Big Projects Barrel Toward Groundbreaking In Napa Valley's Smallest Town

For six years, the look of Yountville was stuck in 1999. That's when the town's building moratorium began, putting any potential development on ice as the town searched for a reliable water source.

The freeze finally ended in the summer of 2005, when town officials sealed a deal with the state's Department of Veteran Affairs for a supply from nearby Rector Dam. With water again available, long-stalled projects are drawing ever closer to breaking ground. Three developments already have the town council's green light to build, and developers have only to pull building permits to bring on the bulldozers.

Three other projects are on the brink of receiving the council's approval, according to Town Planner Bob Tiernan.

Change in the air

This fast-approaching boom is destined to be Yountville's last, since only a scattering of vacant and buildable lots will remain within town limits after the six projects go up.

It's a defining moment for Yountville that some residents welcome, and others dread. Some fear the changes will further exaggerate what they perceive to be Yountville's long-standing imbalance — too much focus on tourists, and not enough on residents.

"As the town develops so many more hotels and restaurants, it just feels like its changed the complexion of the community so its no longer friendly for the residents who live here," said Marolyn Roberts, speaking at a town hall forum held last spring attended by about 100 residents. "I think something we need to realize is there needs to be a balance to it all."

Fran Michaud, who has lived in Yountville since 1985, said when the town conducted a community survey almost a decade ago, Michaud complained that the town was overrun with pricey restaurants and motels. There were hardly any eateries that residents, especially lower-income seniors ,could afford.

Since then, Michaud said she's only seen more tourist-oriented businesses move into town. The only eatery she could afford — the Diner, which she said served "the best" breakfasts — is long gone. The Diner was replaced by the Wine Garden, and French Laundry chef Thomas Keller is preparing to open a new restaurant, Ad Hoc, on the site.

Now Michaud and others are bracing for the next wave of hotels and restaurants. Michaud is among dozens of residents in Gateway Mobile Park who will be inconvenienced by the 38-unit expansion of George Altamura's Yountville Inn, which will take the space now occupied by the park's swimming pool, laundry facility and clubhouse, which will get rebuilt elsewhere.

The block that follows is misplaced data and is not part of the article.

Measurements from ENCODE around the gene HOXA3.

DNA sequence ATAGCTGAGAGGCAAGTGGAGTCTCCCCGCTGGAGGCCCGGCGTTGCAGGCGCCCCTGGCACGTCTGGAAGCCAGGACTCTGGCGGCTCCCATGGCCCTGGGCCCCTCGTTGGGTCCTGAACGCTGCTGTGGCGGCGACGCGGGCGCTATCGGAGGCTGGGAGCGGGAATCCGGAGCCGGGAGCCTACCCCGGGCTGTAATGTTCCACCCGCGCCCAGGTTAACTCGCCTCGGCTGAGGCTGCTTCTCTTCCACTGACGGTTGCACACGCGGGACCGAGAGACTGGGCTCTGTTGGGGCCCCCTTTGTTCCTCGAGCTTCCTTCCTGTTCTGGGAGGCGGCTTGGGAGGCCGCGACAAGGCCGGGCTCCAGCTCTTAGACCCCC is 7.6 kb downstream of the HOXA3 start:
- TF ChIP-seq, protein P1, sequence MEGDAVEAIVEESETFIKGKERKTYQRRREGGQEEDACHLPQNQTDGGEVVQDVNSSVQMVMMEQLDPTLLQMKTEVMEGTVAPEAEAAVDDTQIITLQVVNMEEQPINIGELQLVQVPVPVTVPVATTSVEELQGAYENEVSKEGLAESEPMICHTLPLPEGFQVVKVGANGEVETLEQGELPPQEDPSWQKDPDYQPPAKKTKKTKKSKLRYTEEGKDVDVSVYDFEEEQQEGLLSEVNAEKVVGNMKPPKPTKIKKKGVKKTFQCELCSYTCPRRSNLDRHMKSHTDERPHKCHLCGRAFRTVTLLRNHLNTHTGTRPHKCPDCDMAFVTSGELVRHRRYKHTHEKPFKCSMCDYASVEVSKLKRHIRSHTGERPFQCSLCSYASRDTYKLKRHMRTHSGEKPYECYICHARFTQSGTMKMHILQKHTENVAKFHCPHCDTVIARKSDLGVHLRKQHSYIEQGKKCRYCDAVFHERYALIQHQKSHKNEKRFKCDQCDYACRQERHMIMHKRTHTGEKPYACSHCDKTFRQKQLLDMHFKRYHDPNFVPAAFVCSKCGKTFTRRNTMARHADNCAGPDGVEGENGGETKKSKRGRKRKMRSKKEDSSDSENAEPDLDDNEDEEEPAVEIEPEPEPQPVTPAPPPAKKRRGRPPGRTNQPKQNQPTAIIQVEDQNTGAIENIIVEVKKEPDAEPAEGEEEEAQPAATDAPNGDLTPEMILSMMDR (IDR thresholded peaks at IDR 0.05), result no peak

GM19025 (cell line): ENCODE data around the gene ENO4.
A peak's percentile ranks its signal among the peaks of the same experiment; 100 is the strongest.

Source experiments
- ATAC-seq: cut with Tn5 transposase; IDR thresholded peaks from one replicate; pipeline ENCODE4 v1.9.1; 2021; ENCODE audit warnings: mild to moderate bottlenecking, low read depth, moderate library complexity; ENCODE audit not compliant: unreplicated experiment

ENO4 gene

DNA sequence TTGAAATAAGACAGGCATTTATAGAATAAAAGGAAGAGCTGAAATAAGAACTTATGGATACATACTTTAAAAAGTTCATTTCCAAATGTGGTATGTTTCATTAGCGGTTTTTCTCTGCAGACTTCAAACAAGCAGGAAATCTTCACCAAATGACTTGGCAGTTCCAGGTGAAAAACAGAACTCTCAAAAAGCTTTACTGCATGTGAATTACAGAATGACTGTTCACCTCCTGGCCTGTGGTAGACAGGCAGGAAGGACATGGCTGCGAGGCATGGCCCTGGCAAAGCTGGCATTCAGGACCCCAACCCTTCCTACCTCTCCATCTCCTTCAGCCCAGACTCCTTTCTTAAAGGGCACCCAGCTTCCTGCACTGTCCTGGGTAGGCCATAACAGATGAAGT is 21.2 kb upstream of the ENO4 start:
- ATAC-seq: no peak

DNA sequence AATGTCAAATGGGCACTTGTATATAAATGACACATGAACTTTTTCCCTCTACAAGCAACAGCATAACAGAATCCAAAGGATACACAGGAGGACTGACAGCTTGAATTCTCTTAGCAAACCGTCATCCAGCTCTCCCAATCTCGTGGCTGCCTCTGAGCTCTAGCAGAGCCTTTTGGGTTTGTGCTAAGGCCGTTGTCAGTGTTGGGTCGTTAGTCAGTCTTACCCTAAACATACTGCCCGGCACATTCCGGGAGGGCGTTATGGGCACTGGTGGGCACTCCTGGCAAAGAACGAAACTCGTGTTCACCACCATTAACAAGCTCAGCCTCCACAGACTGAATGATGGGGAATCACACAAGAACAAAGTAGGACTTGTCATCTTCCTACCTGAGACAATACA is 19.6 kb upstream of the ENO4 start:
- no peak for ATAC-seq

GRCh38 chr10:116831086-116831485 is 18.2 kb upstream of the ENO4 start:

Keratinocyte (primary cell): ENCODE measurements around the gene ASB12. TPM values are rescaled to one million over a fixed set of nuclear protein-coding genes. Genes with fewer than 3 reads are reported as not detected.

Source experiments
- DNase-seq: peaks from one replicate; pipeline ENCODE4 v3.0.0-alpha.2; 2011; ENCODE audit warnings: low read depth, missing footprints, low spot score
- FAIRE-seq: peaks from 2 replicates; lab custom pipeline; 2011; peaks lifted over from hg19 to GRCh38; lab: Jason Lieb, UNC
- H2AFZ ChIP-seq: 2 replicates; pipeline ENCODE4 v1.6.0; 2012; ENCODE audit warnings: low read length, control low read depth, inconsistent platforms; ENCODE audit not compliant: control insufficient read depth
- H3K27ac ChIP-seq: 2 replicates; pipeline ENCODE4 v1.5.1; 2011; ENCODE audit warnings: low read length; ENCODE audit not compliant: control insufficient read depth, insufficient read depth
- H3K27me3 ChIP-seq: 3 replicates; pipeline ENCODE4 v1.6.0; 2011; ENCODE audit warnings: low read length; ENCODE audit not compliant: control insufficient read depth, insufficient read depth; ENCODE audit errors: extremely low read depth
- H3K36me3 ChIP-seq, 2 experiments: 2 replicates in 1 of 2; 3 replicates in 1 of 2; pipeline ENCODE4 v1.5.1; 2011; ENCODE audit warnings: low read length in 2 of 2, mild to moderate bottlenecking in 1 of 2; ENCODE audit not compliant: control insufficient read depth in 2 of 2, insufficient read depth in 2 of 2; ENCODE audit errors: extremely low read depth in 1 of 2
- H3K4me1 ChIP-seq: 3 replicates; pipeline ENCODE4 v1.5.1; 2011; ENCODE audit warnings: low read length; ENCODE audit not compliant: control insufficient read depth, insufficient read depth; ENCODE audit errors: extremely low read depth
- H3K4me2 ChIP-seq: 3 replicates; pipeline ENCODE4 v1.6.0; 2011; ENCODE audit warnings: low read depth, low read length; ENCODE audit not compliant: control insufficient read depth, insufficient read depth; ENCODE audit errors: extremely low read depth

"In the time I've lived here we've gone from being a quiet unknown little town to a tourist attraction. I avoid going into town on the weekends because of all the activity and all the tourists are there. Either I stay home or leave town," Michaud said.

Good times ahead

Other residents have long seen the tourist influx as a boon for Yountville and its coffers.

"I walk my dog and the tourists tell me you're so lucky to live here," said Carol Fink, a 62-year-old retired psychiatric nurse, at the town hall meeting. "I too wish we had a cheaper hamburger (joint), but we have a beautiful community because without the tourists Yountville wouldn't be what it is.

"Where would we be without them? That's where we get money we have for this new community center, and the money to build a new pool at the Veterans Home. All these extras we wouldn't have if not for the TOT (Transient Occupancy Tax) money," she said. "Thank God I can drive to Napa if I need caulking or something. But I'm mobile. I can get in the car and go somewhere."

Six on the way

The six imminent projects are sure to draw more visitors to the "village."

Those that already have the green light to build are:

* The Bardessano project at the corner of Yount Street and Finnell Road, a 62-unit inn with paths along a stretch of Hopper Creek. Builders recently obtained a permit to start leveling the site.

* The Villagio Spa Suite project at 6495 Washington Street, to include a two-story, 10,000-square-foot spa facility; a detached two-story, 2,000-square-foot retail/office building; and a 32 space parking lot.

* An expansion of Yountville Inn on Washington Street, across from Veterans Memorial Park, to include a 38-unit expansion and connecting pathways along Hopper Creek; and relocation of the Gateway Mobile Home Park pool, clubhouse, and laundry facility.

Those taking their final step toward council approval (approval of the master development plan) are:

* Castello-Sogno Project at 6774 Washington St. to include a 20-unit inn; four housing units; rear parking area; some commercial use and pedestrian-bicycle pathways.